I have some other news to share. Our grandbaby is here to visit. Kellan is our first; he is Rich’s Anna’s 3 month old. This I will share in pictures. And you’ll be either jealous or really happy for us or both.

I tidied up the house, baked the cookies and put up the tree so there would be lights and shiny things to look at…

I made up the guest room, including the crib that is now holding a fifth generation.

And Rich went to the airport to pick them up and this is how happy he is. (This photo makes me all teary happy. Both eyes, incidentally, cry.)

And it’s a whole new world with so many amazing and wonderful things to see.

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17 responses to “It was a long tunnel. I was going to the light.

  1. Well, how do I put this? I am both incredibly happy for your first grandchild’s visit – what a cutie! And also sad about your ailments. My childhood best friend died a year ago of brain cancer and that brought up all kinds of yukky stuff. I wish you well. Think positively – I’m a big believer in that. And in denial. That’s usually the path I take.
    Your home is lovely. I have a favorite photo of my son at 3 months and his grandpa holding him when they visited us for Christmas that year. My father in law died a few months later. Geez. More dark flashes.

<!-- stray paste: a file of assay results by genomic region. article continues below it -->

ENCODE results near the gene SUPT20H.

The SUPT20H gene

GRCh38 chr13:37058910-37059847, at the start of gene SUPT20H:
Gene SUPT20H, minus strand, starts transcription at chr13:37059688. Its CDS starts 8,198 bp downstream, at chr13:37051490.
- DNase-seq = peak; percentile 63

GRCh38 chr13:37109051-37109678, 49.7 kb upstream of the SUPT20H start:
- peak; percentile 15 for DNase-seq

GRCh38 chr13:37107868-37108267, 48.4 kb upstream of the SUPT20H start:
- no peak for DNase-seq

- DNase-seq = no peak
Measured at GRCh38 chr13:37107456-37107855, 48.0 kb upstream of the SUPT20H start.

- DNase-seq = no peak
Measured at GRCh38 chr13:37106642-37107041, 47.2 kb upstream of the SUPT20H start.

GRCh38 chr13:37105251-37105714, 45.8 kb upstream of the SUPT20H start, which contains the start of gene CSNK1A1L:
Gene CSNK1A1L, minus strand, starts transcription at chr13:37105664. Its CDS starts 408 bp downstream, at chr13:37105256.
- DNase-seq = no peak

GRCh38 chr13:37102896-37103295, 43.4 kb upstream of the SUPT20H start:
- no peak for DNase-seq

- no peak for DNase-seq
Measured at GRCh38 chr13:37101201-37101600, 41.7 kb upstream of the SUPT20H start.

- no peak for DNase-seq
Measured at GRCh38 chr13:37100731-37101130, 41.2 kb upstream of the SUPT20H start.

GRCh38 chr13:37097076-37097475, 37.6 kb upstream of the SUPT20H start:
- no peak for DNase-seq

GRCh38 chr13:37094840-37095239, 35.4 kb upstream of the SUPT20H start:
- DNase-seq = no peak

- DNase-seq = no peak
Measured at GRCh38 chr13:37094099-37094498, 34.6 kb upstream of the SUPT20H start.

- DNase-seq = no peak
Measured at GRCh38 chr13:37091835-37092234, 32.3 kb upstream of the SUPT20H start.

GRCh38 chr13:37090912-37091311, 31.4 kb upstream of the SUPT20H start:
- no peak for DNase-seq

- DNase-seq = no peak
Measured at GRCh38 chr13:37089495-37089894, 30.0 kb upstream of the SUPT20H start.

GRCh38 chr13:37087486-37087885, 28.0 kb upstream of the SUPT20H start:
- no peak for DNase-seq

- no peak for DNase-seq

I’ll quit now. Maybe there’s something good on the shopping channel.

  2. Can I be both–jealous? and really happy for you?

    Hang in there–I have heard it said that growing old(er) is not for the faint hearted. Oh yes.
    What? Eh? Never mind.

    Take your father’s advice–HEAL.

  3. Vicki, I hope that you will find out quickly what is causing the symptoms and that it will be an easy explanation and that they will abate soon. Do keep us posted. I’ll be thinking of you, my friend.

    The baby is beautiful and I love his name. I wish I had known of that name when I named my son. I see his resemblance to Rich in the forehead area. They must both be very, very smart!

    Your home is lovely.

  4. What a sweet, sweet picture of Rich and Kellan. Enjoy the time with him! Glad that there is no tumor, praying the cause for your hearing loss is something easily fixed.

  5. What a beautiful little boy, and what fun you will all have as grandparents… you can send them home with their mom and dad after all the fun! 😉

    Hope they can figure out what is going on although I sort of agree with you father in certain cases… avoid doctors. But if you avoid them like my mom has with her swollen hand and red nodule on her finger and her history of a gout attack… well then, your daughter might just call the doctor for you. So get it looked at and taken care of the best you can.

  6. Vicki,
    This is such a nice post. It’s life splendid in its mixture wonderful and challenging. Congratulations on the former and I wish you healing for the latter.
    Aren’t MRI a trip? I’ve dertermined they are like being wedged in a culvert with a crew of jackhammers working above.
    Oliver Sacks has some really good insights. I could give you a big list of books that have given help and encouragement towards getting the brain regain things thought lost forever. Your attitude is inspiring to me.
    I wish you all the luck and joy in dealing with all of this.